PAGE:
Gaining back hundreds of pounds twice was horrible. It would be easy for me to see the re-gains, and even the losses themselves, as failures. But I choose to look for the positives, and there are many.
First I am blessed I put so much work into training my taste buds to like vegetables, fruits, and other whole foods. It doesn’t take long for me to enjoy eating this way as much, and maybe more than, I enjoyed eating junk. When I first started losing 160 pounds at age 22, it took a long time for my taste buds to adjust. I also had to re-learn cooking. Each week I would pick at least one new vegetable and one new fruit to try. Weight Watchers offered a plethora of easy and tasty recipes to help me learn how to cook these new foods (this was before I had ever used the internet – now there are seemingly endless sources of inspiration online). Today, thanks to the prior hard work, I have lots of recipes I already love and know by heart.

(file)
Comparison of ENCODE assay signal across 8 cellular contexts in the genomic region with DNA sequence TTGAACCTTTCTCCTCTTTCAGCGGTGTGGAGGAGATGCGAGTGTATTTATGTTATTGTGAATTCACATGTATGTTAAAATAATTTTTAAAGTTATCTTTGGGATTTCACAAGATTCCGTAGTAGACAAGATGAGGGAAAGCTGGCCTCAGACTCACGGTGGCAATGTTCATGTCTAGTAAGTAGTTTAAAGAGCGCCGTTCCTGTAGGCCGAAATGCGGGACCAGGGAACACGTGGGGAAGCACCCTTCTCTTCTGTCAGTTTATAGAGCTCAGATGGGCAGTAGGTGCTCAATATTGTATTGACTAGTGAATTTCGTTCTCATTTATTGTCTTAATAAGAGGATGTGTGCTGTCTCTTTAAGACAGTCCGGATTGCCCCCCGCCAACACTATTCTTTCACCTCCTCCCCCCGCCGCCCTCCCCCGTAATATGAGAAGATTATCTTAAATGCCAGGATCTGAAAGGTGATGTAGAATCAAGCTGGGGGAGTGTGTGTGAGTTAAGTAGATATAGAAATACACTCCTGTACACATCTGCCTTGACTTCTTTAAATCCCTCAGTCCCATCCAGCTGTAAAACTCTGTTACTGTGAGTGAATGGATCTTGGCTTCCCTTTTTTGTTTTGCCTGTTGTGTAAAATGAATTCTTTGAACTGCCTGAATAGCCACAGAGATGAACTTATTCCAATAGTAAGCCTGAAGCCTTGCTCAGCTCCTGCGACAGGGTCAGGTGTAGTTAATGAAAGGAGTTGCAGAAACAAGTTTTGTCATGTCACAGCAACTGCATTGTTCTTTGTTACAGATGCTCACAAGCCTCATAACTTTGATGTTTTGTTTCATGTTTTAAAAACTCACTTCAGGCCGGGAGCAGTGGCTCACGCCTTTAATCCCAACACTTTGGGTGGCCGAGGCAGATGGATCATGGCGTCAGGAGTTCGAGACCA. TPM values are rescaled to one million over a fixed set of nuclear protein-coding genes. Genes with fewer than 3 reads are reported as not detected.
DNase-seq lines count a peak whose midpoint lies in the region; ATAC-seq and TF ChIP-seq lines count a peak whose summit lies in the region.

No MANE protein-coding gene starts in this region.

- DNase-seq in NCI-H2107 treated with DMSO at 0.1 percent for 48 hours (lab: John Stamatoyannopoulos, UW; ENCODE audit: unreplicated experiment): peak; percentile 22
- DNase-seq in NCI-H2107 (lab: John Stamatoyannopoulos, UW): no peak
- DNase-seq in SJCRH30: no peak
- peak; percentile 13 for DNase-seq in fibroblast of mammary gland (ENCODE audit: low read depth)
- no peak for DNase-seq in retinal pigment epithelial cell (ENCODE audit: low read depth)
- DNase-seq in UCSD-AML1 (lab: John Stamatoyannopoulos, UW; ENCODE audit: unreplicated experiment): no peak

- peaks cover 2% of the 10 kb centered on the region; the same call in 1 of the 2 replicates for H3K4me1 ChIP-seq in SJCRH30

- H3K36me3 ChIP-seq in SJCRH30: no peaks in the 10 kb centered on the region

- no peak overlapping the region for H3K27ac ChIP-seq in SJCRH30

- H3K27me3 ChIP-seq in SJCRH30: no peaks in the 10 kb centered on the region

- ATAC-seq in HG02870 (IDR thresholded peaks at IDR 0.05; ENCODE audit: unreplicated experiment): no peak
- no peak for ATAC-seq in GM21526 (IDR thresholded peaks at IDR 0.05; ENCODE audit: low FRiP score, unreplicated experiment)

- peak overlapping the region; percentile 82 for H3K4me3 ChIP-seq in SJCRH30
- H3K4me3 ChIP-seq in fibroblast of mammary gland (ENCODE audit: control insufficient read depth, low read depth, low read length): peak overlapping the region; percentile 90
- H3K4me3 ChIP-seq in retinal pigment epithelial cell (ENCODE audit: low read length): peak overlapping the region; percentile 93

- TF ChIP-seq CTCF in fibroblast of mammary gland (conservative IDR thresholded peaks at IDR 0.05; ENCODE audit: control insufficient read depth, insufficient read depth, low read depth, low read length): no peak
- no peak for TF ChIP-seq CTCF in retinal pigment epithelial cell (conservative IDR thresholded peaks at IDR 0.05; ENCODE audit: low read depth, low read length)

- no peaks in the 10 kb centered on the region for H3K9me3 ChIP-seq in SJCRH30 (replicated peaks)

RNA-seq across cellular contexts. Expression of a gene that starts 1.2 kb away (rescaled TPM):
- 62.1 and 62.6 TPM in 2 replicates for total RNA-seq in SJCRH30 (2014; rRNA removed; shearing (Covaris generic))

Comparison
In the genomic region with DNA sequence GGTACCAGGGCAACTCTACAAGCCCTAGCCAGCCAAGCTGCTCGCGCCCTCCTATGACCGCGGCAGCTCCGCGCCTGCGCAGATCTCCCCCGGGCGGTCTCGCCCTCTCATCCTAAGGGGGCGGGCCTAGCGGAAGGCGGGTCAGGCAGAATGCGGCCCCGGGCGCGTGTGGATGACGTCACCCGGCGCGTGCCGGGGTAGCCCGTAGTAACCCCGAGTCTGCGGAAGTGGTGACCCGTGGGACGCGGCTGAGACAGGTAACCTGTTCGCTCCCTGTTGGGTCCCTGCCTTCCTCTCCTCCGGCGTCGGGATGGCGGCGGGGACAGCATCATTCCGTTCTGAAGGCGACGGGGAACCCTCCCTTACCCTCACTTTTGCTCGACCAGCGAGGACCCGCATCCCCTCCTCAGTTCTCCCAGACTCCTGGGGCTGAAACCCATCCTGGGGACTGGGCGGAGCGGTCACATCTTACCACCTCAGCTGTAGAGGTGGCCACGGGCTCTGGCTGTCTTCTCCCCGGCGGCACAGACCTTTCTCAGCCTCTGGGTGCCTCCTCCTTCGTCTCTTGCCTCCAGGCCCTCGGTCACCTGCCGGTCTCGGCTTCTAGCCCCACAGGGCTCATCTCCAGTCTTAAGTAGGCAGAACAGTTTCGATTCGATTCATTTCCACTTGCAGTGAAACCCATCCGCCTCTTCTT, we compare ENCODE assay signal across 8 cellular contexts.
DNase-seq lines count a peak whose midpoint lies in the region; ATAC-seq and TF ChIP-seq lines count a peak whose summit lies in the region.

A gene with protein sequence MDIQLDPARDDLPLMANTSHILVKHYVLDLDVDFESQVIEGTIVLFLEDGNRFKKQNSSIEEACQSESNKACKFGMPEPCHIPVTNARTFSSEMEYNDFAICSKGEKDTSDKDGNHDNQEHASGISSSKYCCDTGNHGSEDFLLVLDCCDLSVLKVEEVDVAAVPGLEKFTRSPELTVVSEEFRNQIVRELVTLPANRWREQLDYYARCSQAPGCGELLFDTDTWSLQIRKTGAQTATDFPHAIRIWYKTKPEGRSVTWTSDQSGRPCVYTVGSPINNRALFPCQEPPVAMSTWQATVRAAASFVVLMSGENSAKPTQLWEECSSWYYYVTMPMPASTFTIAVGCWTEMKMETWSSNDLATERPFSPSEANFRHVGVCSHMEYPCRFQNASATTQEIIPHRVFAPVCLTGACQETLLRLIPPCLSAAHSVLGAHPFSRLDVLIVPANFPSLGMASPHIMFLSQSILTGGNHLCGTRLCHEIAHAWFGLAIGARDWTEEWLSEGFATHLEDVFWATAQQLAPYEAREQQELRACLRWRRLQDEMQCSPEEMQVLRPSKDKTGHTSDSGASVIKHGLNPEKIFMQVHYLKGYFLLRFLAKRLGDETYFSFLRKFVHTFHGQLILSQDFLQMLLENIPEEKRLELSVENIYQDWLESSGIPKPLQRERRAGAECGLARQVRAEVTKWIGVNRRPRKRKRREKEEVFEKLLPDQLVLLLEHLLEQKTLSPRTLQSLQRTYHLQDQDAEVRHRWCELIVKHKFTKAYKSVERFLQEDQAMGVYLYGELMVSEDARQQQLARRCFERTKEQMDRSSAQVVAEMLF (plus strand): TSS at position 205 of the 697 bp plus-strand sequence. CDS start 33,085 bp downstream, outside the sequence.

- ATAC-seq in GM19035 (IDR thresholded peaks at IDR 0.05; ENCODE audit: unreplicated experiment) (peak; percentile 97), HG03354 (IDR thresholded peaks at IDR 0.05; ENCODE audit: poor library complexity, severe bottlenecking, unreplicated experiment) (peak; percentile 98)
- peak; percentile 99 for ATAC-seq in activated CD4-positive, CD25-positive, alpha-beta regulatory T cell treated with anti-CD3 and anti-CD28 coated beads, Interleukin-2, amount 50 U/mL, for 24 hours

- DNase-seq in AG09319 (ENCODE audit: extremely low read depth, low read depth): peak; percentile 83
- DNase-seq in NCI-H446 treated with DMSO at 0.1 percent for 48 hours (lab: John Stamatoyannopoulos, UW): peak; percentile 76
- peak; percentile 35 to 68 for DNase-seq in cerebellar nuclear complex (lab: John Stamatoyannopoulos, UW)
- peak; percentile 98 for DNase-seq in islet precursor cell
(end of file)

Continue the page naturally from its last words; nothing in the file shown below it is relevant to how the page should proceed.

I have also never again been as unhealthy as I was at 22, when I ate no vegetables and drank only soda and coffee, never water, and had never committed to routine exercise. I could not walk from the couch to my car without becoming sweaty and breathless. Even though I haven’t been routinely exercising for about three years, I can still walk about a quarter mile before becoming winded, and my body gains fitness faster now than it did that first time. I suppose my body remembers somehow. I can already tell a difference in my strength from a few days of ten squats at a time. I add a few stretches, arm circles, and alternating toe touches – not a lot at once, just enough to get my heart rate up a few times a day without triggering any whining or excuses. I can take doing ten of anything. I’m not calling it a workout yet but I will get there.